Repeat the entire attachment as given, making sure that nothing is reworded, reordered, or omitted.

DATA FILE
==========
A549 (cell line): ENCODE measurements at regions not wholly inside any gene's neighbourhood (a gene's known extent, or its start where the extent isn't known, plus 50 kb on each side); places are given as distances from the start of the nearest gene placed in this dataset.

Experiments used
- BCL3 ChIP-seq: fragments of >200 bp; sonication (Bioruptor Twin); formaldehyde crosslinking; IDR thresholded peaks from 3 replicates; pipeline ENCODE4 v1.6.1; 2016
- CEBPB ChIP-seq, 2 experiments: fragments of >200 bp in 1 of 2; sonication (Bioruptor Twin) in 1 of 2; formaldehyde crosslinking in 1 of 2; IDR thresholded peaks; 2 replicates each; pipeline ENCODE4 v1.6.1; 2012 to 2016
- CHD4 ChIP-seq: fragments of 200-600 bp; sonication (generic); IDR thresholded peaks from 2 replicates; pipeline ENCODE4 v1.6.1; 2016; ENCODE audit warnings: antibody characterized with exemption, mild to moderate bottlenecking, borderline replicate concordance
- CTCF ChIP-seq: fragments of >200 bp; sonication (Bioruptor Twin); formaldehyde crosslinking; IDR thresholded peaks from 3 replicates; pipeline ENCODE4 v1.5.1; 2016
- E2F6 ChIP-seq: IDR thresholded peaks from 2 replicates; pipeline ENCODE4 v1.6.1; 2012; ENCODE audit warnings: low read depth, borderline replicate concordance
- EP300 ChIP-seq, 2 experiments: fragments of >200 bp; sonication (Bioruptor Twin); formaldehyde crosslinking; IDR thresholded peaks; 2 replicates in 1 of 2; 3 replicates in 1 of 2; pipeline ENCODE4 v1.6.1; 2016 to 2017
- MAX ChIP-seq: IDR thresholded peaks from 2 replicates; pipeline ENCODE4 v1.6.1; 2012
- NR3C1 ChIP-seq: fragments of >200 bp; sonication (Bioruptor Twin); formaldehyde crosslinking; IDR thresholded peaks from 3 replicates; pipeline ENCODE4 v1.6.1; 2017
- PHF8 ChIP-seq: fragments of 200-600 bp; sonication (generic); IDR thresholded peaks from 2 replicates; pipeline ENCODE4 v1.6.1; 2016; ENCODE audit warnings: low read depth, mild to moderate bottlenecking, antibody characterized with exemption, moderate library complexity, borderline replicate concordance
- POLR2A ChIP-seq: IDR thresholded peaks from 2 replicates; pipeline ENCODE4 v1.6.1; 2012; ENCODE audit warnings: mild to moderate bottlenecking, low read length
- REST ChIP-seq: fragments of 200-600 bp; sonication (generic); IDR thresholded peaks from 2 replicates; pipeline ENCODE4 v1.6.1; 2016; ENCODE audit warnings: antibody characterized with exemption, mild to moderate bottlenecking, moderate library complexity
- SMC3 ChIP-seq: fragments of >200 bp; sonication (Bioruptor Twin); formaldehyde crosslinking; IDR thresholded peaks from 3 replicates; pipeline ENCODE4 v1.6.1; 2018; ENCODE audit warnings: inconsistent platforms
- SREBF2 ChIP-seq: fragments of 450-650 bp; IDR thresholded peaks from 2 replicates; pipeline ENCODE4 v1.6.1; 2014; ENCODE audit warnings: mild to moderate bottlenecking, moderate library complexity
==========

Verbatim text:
A549 (cell line): ENCODE measurements at regions not wholly inside any gene's neighbourhood (a gene's known extent, or its start where the extent isn't known, plus 50 kb on each side); places are given as distances from the start of the nearest gene placed in this dataset.

Experiments used
- BCL3 ChIP-seq: fragments of >200 bp; sonication (Bioruptor Twin); formaldehyde crosslinking; IDR thresholded peaks from 3 replicates; pipeline ENCODE4 v1.6.1; 2016
- CEBPB ChIP-seq, 2 experiments: fragments of >200 bp in 1 of 2; sonication (Bioruptor Twin) in 1 of 2; formaldehyde crosslinking in 1 of 2; IDR thresholded peaks; 2 replicates each; pipeline ENCODE4 v1.6.1; 2012 to 2016
- CHD4 ChIP-seq: fragments of 200-600 bp; sonication (generic); IDR thresholded peaks from 2 replicates; pipeline ENCODE4 v1.6.1; 2016; ENCODE audit warnings: antibody characterized with exemption, mild to moderate bottlenecking, borderline replicate concordance
- CTCF ChIP-seq: fragments of >200 bp; sonication (Bioruptor Twin); formaldehyde crosslinking; IDR thresholded peaks from 3 replicates; pipeline ENCODE4 v1.5.1; 2016
- E2F6 ChIP-seq: IDR thresholded peaks from 2 replicates; pipeline ENCODE4 v1.6.1; 2012; ENCODE audit warnings: low read depth, borderline replicate concordance
- EP300 ChIP-seq, 2 experiments: fragments of >200 bp; sonication (Bioruptor Twin); formaldehyde crosslinking; IDR thresholded peaks; 2 replicates in 1 of 2; 3 replicates in 1 of 2; pipeline ENCODE4 v1.6.1; 2016 to 2017
- MAX ChIP-seq: IDR thresholded peaks from 2 replicates; pipeline ENCODE4 v1.6.1; 2012
- NR3C1 ChIP-seq: fragments of >200 bp; sonication (Bioruptor Twin); formaldehyde crosslinking; IDR thresholded peaks from 3 replicates; pipeline ENCODE4 v1.6.1; 2017
- PHF8 ChIP-seq: fragments of 200-600 bp; sonication (generic); IDR thresholded peaks from 2 replicates; pipeline ENCODE4 v1.6.1; 2016; ENCODE audit warnings: low read depth, mild to moderate bottlenecking, antibody characterized with exemption, moderate library complexity, borderline replicate concordance
- POLR2A ChIP-seq: IDR thresholded peaks from 2 replicates; pipeline ENCODE4 v1.6.1; 2012; ENCODE audit warnings: mild to moderate bottlenecking, low read length
- REST ChIP-seq: fragments of 200-600 bp; sonication (generic); IDR thresholded peaks from 2 replicates; pipeline ENCODE4 v1.6.1; 2016; ENCODE audit warnings: antibody characterized with exemption, mild to moderate bottlenecking, moderate library complexity
- SMC3 ChIP-seq: fragments of >200 bp; sonication (Bioruptor Twin); formaldehyde crosslinking; IDR thresholded peaks from 3 replicates; pipeline ENCODE4 v1.6.1; 2018; ENCODE audit warnings: inconsistent platforms
- SREBF2 ChIP-seq: fragments of 450-650 bp; IDR thresholded peaks from 2 replicates; pipeline ENCODE4 v1.6.1; 2014; ENCODE audit warnings: mild to moderate bottlenecking, moderate library complexity